Janov used the terms ‘real self’, unreal self’, and the ‘split’ in his discussions about the development of neurosis. What do these terms mean?
Simply put, the real self is the person who is responding accurately to environmental cues. The unreal self is the person who is responding to traumatic memories, which have superceded those environmental cues. The reason that real-time environmental cues get superceded is because traumatic memories are survival-related and given priority when they emerge. The split is the moment in which this misdirected attention begins to happen. The split can occur 6 hours after the trauma ….if the trauma is not processed within that period.
Early on, an attentive mother can prevent a split by helping her child process traumatic moments as they happen. Later in life, a knowledgeable helper can prevent a split by working with the just-traumatized person to process that trauma. Since it takes 6 hours for traumatic experience to become embodied, timely action would prevent fear memory making and its power to create the split.
When these timely healing interventions don’t happen, we become fear conditioned. A sensorimotor memory containing all of the defensive survival reactions that occurred during the trauma gets stored in primitive brain structures. This is the area of unconscious stimulus and response, called the low-road of information processing.
After the memory is made, it’s dormant until an environmental cue brings it out of storage. Once the information re-activates, it begins to move toward consciousness…toward high-road information processing. This is the second step in our nervous system’s dual processing structure. Normally, these two phases occur seamlessly and sequentially. When information reaches the second step it is said to have been made conscious.
Traumatic information is overwhelming information…too much for the high-road to process. So, the nervous system represses it . This results in information getting sequestered within the first step. It appears that the nervous system’s more primitive, low-road of information processing has been adapted to act much like a capacitor that stores energy surges in an electrical circuit. And, like a capacitor, it holds the excess charge until it can be safely introduced into the high-road of information processing...a little at a time.
Fear conditioned memories contain survival-level information. So, each time they're cued and approach consciousness, we get distressed and the information is repressed once again. The nervous system participates in repression, as well as the person’s operantly conditioned behaviors, which were discovered (out of life experience) to help suppress the distress of the rising trauma information. Left unprocessed, a fear conditioned memory can chronically generate danger signals throughout a lifetime. To stop the danger signalling, traumatic information must be introduced to consciousness.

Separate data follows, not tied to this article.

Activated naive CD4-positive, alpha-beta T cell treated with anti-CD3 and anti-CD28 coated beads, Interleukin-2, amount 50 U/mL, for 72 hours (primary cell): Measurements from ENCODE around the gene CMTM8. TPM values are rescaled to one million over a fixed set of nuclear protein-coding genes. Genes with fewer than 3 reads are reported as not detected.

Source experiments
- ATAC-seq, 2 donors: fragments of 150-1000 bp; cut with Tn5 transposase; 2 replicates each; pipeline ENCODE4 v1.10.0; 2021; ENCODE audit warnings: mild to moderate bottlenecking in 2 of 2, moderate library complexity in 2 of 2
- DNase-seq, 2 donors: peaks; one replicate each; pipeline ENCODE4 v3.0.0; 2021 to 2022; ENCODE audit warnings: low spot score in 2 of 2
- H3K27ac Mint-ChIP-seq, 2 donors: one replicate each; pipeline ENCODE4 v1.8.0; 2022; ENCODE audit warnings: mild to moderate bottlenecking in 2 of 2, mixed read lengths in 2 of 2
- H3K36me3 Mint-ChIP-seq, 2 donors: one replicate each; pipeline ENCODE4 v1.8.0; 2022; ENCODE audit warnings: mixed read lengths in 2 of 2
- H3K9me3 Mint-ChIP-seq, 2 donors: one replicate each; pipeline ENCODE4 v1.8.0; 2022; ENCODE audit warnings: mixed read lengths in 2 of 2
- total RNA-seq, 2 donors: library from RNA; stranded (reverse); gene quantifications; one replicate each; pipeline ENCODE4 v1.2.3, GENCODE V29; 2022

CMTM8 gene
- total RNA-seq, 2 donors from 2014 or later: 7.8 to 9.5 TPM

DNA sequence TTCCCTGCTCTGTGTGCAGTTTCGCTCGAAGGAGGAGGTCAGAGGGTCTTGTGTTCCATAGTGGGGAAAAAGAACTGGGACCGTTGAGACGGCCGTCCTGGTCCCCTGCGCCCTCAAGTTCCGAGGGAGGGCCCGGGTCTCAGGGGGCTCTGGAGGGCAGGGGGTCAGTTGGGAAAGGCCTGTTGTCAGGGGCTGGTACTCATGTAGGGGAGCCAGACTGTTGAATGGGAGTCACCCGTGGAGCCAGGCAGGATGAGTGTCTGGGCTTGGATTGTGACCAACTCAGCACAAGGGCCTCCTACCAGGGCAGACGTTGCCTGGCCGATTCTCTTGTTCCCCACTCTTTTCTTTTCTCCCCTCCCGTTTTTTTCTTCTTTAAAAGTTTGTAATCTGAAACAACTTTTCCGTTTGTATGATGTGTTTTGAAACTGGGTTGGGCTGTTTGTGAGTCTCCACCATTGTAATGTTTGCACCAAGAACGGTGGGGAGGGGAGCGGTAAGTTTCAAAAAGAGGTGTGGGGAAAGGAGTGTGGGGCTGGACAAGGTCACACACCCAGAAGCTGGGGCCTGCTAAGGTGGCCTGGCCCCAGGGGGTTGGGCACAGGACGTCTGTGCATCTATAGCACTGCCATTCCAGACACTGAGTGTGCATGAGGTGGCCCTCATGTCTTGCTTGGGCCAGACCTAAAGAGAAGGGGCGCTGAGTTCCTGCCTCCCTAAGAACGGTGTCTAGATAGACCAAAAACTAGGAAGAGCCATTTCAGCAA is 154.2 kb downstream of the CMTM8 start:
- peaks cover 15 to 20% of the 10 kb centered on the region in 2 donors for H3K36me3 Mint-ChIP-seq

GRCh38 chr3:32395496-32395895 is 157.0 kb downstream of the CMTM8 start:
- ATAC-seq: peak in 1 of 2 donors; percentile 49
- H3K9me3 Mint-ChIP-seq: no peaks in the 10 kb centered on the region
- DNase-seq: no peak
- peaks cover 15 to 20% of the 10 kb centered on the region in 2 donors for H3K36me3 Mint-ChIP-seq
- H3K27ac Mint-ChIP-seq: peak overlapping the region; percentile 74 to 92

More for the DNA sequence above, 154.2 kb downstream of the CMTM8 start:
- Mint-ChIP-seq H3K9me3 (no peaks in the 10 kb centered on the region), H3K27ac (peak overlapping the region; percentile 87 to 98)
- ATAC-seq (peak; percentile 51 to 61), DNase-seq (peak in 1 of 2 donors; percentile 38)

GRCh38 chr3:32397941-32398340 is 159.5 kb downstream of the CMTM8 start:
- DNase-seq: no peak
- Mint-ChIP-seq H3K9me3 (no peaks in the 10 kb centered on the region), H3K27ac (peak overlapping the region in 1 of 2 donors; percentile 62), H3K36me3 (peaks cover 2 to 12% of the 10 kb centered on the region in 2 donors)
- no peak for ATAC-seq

Paul Vereshack sets the intention of primal therapy this way: Think of traumatic information as if it were a wild animal. You want to study this animal. If you chase after it, it will flee. Rather, set a camera up in a clearing and wait for it to appear. Then, take the picture. The wild animal represents re-activated components of the sensorimotor fear memory complex that were generated at the time of trauma. Taking the picture represents connecting those components to consciousness…the primal.
When components of the fear memory have reached consciousness, they can be analyzed alongside real time information. If the newly conscious traumatic information does not match the real time information, the medial-prefrontal cortex can turn off the fear signals. This is called impulse control.
I’ve said that the real person becomes the unreal person when she begins responding to her fear memories, rather than to her immediate external environment. Each primal reduces the energy of the fear memory…its ability to drive neurosis in real time. This energy reduction is incremental, permanent, and proportional to the amount of information primaled.
If we define illness as being a disruption of the dynamic balance that exists between ourselves and our environment (1)…and we understand that the nervous system's sequestration of traumatic information from consciousness IS the disruption. Then, we can see how primaling begins to restore emotional health.
What are some of the healthy consequences of having primaled?
· As we connect aspects of the fear memory to consciousness, a window of choice begins to open, where there was none before. We create “breathing room” for thought.
· We experience insights, which are a result of presenting previously lost fear information to consciousness. This allows the high-road of information processing to do what it does automatically: collect, collate, analyze, associate, and formulate accurate responses to…information coming from the low-level of information processing.
· We start to feel more comfortable in our bodies. We become less defensive. This change is observable by others and measurable via stress testing, fMRI brain imaging (2), vital sign testing, etc. As our behavior starts getting into ‘synch’ with the present moment, we begin our return to the real self.
· The incremental movement away from the rigid nature of the unreal self, toward the real self is a blessing. It represents emotional freedom.
A special thanks to friend and fellow traveler, David Mclean, for suggesting the topic of this blog.
1. Sydney Macdonald Baker, M.D., Detoxification and Healing.
2. Arthur Janov, Why You Get Sick, How You Get Well, Appendix C: Brain Maps.